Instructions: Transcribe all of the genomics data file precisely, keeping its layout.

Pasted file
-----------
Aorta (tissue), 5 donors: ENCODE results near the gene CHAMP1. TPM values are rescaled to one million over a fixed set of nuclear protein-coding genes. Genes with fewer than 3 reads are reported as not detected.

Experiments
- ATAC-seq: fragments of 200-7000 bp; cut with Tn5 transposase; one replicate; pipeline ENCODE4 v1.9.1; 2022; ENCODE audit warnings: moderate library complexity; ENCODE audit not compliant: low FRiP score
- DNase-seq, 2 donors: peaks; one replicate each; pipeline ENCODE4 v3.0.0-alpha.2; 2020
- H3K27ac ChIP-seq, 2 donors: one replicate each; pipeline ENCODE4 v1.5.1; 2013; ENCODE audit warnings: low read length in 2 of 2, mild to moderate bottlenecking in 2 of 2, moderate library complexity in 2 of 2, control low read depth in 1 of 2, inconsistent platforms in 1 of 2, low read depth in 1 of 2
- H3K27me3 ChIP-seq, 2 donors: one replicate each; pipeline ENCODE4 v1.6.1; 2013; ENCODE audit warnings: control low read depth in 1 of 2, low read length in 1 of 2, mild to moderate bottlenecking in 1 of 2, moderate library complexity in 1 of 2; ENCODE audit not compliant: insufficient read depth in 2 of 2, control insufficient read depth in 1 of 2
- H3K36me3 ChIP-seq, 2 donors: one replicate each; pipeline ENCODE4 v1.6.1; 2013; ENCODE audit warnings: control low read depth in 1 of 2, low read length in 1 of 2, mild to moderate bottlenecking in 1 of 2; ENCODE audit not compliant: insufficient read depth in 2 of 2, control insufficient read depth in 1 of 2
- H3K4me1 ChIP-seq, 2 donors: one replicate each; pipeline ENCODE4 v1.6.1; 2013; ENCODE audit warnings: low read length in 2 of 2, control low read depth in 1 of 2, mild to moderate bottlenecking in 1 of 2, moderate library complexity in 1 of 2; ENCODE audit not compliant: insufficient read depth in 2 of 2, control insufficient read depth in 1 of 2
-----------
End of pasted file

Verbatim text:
Aorta (tissue), 5 donors: ENCODE results near the gene CHAMP1. TPM values are rescaled to one million over a fixed set of nuclear protein-coding genes. Genes with fewer than 3 reads are reported as not detected.

Experiments
- ATAC-seq: fragments of 200-7000 bp; cut with Tn5 transposase; one replicate; pipeline ENCODE4 v1.9.1; 2022; ENCODE audit warnings: moderate library complexity; ENCODE audit not compliant: low FRiP score
- DNase-seq, 2 donors: peaks; one replicate each; pipeline ENCODE4 v3.0.0-alpha.2; 2020
- H3K27ac ChIP-seq, 2 donors: one replicate each; pipeline ENCODE4 v1.5.1; 2013; ENCODE audit warnings: low read length in 2 of 2, mild to moderate bottlenecking in 2 of 2, moderate library complexity in 2 of 2, control low read depth in 1 of 2, inconsistent platforms in 1 of 2, low read depth in 1 of 2
- H3K27me3 ChIP-seq, 2 donors: one replicate each; pipeline ENCODE4 v1.6.1; 2013; ENCODE audit warnings: control low read depth in 1 of 2, low read length in 1 of 2, mild to moderate bottlenecking in 1 of 2, moderate library complexity in 1 of 2; ENCODE audit not compliant: insufficient read depth in 2 of 2, control insufficient read depth in 1 of 2
- H3K36me3 ChIP-seq, 2 donors: one replicate each; pipeline ENCODE4 v1.6.1; 2013; ENCODE audit warnings: control low read depth in 1 of 2, low read length in 1 of 2, mild to moderate bottlenecking in 1 of 2; ENCODE audit not compliant: insufficient read depth in 2 of 2, control insufficient read depth in 1 of 2
- H3K4me1 ChIP-seq, 2 donors: one replicate each; pipeline ENCODE4 v1.6.1; 2013; ENCODE audit warnings: low read length in 2 of 2, control low read depth in 1 of 2, mild to moderate bottlenecking in 1 of 2, moderate library complexity in 1 of 2; ENCODE audit not compliant: insufficient read depth in 2 of 2, control insufficient read depth in 1 of 2